Sharma M, Goel N, Chaudhary U, Aggarwal R, Arora DR. Bacteraemia in children. Indian J Pediatr. 2002;69(12):1029-32.

Msafiri CL, Lilunguru A, Kimaro F, Ng'weshemi CK. Bacteraemia among febrile under five children at Makole health centre Dodoma Tanzania. Acta Scientific Paediatri. 2019;(1):2-7.

Vaghela HG, Duttaroy B, Prajapatti KC. Bacteriological profile and antibiogram of blood culture isolates from paediatric patients with special reference to ESBL and MRSA in a tertiary care centre. Indian J Microbiol Res. 2019;6(3):261-5.

Salamah KM, Awean GZ, Alkume N, Abdussalam Shah AK. The outcome of blood cultures in febrile children presenting at the Emergency Department. Neonat Pediatr Med. 2016;2(2):117.

McGowen JE, Bratton L, Klein JL, Finland M. Bacteremia in febrile children seen in a walk in pediatric clinic. N Engl J Med 1973;288:1309-12.

Kumar YG, Udayamaliny A, Ankitha S. Blood culture and bacteremia predictors in infants less than 1 year with fever without focus. J Evolut Med Dent Sci. 2015;4(66):11432-9.

Tiwari DK, Golia S, Sangeetha KT, Vasudha CL. A study on the bacteriological profile and antibiogram of bacteremia in children below 10 years in a tertiary care hospital in Bangalore, India. Journal of clinical and diagnostic research: JCDR. 2013 Dec;7(12):2732.

Eshwara VK, Munim F, Tellapragada C, Kamath A, Varma M, Lewis LE, et al. Staphylococcus aureus bacteremia in an Indian tertiary care hospital: observational study on clinical epidemiology, resistance characteristics, and carriage of the Panton–Valentine leukocidin gene. Int J Infect Dis. 2013 Nov 1;17(11):e1051-5.

Greenhow TL, Hung YY, Herz A. Bacteremia in children 3 to 36 months old after introduction of conjugated pneumococcal vaccine. Pediatr. 2017;139(4):e20162098

Murillo TA, Beavers-May TK, English D, Plummer V, Stovall SH. Reducing contamination of peripheral blood cultures in a pediatric emergency department. Pediatr Emerg Care. 2011;27(10):918-21.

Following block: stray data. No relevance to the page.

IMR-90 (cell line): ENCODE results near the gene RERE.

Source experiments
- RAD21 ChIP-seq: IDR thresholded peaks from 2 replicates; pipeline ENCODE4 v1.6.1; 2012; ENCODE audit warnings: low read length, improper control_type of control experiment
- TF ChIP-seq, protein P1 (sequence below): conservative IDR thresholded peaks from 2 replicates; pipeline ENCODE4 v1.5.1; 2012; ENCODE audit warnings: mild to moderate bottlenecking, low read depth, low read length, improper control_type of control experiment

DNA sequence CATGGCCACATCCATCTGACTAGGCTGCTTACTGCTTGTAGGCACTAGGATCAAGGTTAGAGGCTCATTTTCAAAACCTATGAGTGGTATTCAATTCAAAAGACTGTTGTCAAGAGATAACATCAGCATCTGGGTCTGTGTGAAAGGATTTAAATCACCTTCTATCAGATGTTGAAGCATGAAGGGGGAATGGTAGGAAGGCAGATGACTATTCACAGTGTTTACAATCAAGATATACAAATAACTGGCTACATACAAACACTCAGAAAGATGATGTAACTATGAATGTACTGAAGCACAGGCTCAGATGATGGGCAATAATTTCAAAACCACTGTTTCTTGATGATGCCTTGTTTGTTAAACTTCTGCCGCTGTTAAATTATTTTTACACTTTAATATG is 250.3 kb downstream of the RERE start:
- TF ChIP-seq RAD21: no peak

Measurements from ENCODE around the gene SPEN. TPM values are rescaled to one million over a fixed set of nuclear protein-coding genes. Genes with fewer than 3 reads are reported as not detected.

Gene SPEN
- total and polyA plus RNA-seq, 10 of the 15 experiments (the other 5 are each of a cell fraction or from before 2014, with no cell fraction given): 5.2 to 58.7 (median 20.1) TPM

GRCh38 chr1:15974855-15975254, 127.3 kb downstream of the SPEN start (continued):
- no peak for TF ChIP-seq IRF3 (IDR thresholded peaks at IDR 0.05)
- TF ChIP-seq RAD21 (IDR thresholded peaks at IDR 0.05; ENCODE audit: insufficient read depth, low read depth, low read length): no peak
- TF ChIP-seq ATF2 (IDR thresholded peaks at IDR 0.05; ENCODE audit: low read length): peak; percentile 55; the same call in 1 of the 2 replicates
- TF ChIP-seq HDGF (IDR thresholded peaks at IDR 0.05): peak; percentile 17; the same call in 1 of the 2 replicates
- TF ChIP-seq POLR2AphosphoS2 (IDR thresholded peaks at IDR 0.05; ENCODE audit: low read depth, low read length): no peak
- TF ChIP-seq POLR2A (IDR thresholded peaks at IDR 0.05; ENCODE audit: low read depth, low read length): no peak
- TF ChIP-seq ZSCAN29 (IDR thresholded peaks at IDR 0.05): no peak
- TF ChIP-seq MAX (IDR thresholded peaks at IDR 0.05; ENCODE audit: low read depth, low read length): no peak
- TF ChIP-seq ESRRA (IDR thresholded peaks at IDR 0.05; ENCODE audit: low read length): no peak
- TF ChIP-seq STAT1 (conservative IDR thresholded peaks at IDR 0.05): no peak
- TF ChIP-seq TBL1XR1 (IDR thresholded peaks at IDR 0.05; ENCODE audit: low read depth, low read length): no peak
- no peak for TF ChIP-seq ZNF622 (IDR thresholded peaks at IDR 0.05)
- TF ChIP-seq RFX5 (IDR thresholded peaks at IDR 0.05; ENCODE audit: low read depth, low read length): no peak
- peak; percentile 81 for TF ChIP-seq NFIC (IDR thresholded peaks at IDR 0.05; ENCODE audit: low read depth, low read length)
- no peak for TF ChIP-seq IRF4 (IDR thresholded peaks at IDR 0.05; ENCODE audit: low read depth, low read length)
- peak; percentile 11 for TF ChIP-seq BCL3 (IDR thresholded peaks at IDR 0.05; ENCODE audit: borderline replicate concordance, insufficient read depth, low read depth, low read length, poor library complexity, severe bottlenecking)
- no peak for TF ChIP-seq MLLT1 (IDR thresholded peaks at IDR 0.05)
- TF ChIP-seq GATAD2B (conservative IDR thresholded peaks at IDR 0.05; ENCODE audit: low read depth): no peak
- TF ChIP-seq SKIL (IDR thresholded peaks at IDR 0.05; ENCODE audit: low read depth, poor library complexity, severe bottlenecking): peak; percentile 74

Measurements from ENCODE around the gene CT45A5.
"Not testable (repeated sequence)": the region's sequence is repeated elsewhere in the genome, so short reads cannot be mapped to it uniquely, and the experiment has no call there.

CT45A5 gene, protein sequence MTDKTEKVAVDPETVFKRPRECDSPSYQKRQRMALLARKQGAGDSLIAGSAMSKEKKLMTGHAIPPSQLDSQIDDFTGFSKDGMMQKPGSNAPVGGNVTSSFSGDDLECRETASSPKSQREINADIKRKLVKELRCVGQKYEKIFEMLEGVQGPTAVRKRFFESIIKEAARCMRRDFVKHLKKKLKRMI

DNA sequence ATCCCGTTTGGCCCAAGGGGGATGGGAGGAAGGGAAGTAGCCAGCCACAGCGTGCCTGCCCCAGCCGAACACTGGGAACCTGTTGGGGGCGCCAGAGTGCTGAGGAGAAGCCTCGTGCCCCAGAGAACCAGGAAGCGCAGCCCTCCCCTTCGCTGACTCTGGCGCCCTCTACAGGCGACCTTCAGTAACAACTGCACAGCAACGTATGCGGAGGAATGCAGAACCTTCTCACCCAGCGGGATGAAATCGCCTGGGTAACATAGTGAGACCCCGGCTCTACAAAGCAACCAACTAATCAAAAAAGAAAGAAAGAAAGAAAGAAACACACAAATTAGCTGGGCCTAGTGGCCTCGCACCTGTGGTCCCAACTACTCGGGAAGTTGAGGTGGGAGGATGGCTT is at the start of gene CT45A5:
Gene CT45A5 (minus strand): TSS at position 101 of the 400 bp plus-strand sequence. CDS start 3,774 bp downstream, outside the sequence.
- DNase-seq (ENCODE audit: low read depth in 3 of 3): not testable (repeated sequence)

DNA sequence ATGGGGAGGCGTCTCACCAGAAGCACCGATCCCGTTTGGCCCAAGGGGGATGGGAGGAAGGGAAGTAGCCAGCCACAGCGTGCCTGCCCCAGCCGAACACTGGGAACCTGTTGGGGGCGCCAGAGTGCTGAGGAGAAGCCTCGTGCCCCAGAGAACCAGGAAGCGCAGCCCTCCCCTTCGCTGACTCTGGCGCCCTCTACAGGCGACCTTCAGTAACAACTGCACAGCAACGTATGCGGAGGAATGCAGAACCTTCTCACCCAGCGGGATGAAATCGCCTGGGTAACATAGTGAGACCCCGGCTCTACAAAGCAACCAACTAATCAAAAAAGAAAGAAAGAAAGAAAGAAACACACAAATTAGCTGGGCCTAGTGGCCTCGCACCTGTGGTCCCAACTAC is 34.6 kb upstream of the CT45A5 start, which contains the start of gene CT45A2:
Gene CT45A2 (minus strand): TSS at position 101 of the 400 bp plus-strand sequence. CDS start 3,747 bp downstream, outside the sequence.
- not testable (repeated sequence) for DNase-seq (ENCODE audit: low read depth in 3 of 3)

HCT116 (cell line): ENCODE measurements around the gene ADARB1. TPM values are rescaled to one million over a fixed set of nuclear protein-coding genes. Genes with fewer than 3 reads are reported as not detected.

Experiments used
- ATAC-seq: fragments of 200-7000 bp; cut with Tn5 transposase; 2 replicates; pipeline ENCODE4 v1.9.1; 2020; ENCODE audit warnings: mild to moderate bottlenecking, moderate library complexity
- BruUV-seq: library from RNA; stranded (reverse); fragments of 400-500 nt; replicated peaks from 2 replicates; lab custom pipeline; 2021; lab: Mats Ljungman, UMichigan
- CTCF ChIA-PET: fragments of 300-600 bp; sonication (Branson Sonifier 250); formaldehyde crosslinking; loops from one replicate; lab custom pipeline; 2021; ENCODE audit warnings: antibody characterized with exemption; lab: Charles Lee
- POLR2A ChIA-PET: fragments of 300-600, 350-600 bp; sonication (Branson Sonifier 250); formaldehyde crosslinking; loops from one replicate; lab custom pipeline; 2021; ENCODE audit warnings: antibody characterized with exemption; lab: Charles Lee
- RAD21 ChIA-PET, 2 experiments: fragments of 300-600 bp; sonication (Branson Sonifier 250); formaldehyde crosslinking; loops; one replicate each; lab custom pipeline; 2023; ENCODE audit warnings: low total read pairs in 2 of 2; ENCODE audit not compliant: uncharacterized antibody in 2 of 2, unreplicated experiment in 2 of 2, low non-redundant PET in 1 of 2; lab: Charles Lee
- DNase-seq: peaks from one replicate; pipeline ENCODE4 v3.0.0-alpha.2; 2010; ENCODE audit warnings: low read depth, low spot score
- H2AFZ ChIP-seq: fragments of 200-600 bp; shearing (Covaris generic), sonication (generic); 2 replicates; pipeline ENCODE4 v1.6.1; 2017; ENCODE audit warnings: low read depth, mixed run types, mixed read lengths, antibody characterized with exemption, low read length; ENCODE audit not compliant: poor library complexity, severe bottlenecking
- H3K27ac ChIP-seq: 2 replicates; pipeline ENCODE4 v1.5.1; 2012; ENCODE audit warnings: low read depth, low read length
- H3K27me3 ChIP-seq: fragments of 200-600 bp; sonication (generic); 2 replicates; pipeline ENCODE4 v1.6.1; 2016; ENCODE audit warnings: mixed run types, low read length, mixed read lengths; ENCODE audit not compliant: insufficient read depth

Huang N, Morlock L, Lee CH, Chen LS, Chou YJ. Antibiotic prescribing for children with nasopharyngitis (common colds), upper respiratory infections, and bronchitis who have health-professional parents. Pediatr. 2005;116(4):826-32.

Avner JR, Baker MD. Occult bacteremia in the post-pneumococcal conjugate vaccine era: does the blood culture stop here. Acad Emerg Med. 2009;16(3):258-60.

Gille JP, Hansson KE, Gardlund B. Clinical and laboratory variables identifying bacterial infection and bacteraemia in the emergency department. Scand J Infect Dis. 2012;44(10):745-52.

Brockmann VP, Ibarra GX, Silva WI, Hirsch BT. Etiology of acute fever without source in infants consulting at an emergency department. Rev Chilena Infectol. 2007;24(1):33-9.

Baraff LJ, Lee SI. Fever without source: management of children 3 to 36 months of age. Pediatr Infect Dis J. 1992;11(2):146-51.

Bressan S, Berlese P, Mion T, Masiero S, Cavallaro A. Bacteremia in feverish children presenting to the emergency department: a retrospective study and literature review. Acta Paediatr. 2012;101(3):271-7.






Original Research Articles